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Why does my performance suck?

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Why does my performance suck?

Old 04-09-11, 07:58 PM
  #26  
halfspeed
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Originally Posted by Mr Sinister View Post
I make sure almost all rides by myself hurt my legs. Problem is I tend to go into a recovery mode when I feel it. I need to learn to stay in this hurt mode for a little longer. I tend to feel the pain, relax a little, feel the pain, relax a little, and it goes on and on...

Also I need to drink more water before a ride too, I did get real thirsty real fast today.
Don't do this. If you try and go hard every day, you never recover and your hard days aren't as productive as they could be.
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Old 04-09-11, 08:01 PM
  #27  
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Originally Posted by revchuck View Post
tbonez and Mr. Sinister - halfspeed gives a good thumbnail sketch of one way to train. Joe Friel's Cyclist Training Bible is pretty much the standard reference.

Friel's books are targeted pretty much exclusively toward racers. If you don't want to race, but want to go faster and longer, one good source for training for that goal is Chris Carmichael's Time-Crunched Training Program. It assumes you have 6-8 hours/week to train, and has separate programs for racers and for other folks (like me). He does a good job of explaining the how and why of training, and of the different kinds of intervals you'll do. The training plans are much simpler than Friel's; even if you want to get into more advanced/complicated training plans, Carmichael's book makes the more complicated plans easier to understand.

A thumbnail sketch of how he does it is pretty similar to what halfspeed wrote above. You usually have two interval sessions during the week and another one on Saturday, with Sunday being an endurance-pace ride. The plan runs in a cycle of about ten weeks; you take a month or so off of structured training and do it over. It ain't easy - I kicked my own butt on this morning's interval session - but it's relatively simple. Oh, yeah, and it works, too.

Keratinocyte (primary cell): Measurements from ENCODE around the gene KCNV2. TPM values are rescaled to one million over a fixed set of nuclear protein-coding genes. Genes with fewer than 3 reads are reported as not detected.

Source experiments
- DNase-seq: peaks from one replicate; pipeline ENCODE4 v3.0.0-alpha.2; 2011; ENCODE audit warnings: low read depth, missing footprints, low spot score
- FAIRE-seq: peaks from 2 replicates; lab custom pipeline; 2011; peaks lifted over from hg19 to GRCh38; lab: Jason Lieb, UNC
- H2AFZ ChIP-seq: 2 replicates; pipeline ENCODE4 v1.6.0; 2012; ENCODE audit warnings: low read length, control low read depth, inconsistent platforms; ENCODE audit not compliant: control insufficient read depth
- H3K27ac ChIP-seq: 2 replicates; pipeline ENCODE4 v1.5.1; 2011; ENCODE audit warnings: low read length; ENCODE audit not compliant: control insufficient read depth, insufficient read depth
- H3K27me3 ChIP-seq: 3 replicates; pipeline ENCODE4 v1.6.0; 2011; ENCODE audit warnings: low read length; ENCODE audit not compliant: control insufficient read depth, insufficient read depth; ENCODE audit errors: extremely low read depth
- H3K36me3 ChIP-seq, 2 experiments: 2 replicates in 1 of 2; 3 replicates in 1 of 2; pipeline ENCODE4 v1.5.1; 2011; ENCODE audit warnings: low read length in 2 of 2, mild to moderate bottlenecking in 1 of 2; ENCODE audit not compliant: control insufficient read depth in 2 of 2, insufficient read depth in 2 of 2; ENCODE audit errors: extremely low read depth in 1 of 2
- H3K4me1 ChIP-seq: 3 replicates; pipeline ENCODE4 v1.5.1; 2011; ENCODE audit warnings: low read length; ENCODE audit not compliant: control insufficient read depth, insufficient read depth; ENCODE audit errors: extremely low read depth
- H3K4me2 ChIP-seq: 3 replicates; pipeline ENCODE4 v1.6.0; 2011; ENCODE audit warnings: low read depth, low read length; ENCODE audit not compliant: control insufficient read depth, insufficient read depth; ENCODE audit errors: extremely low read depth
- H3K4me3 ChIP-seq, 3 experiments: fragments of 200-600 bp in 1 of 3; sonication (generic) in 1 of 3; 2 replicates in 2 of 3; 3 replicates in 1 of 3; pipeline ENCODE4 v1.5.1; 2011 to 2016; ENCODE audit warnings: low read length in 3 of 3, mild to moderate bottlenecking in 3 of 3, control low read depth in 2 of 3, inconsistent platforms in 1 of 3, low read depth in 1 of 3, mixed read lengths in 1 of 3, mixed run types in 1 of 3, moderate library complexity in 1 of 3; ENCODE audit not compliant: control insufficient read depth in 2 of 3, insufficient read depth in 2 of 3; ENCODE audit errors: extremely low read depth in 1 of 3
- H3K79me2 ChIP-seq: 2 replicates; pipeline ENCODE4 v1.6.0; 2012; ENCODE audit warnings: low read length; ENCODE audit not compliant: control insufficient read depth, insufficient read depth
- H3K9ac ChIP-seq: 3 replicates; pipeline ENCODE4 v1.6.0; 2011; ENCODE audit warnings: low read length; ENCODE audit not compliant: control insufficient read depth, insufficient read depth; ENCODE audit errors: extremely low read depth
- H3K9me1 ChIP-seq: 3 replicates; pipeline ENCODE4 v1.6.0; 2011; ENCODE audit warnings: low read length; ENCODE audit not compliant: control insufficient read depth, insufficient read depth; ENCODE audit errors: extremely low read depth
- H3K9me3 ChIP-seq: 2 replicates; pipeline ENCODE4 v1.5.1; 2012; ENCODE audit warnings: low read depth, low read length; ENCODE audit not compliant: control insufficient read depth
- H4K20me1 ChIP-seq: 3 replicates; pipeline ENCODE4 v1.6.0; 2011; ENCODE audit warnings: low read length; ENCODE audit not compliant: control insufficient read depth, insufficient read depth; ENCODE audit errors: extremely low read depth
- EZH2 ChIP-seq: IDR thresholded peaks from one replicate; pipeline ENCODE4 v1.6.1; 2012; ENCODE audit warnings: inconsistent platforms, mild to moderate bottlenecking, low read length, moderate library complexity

The advantage of "my" plan is that it works while being extremely simple. It's a way anybody can improve without being overwhelmed by the details of structured training plans. Do it, and you'll find out if you want to go off the deep end with Friel and a power meter.
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Old 04-09-11, 09:47 PM
  #28  
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Thank you for the advice. i will try to no longer do rides as hard as I can every day. I have a nice group ride tomorrow, and will take it kind of slow. I did want to try and go all out, but that would be a bad idea, and I need to start treating this like when I lifted. day on, recovery day.

Thanks again.
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Old 04-10-11, 01:17 AM
  #29  
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Originally Posted by alpha_bravo View Post
Pretty simple, riding the trainer isn't the same as riding on the road. No matter how realistic you make it amnd how good your trainer is, the road's always going to be tougher.
Trainer time and road time are totally different. But YMMV. My experience is that trainer time is tougher despite the fact that I ride year 'round in anything. It's all in how you set your trainer up and how you ride it. Some of the spinervals dvds are no joke -- I can barely stand after finishing some of them.
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Old 04-10-11, 01:32 AM
  #30  
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Originally Posted by banerjek View Post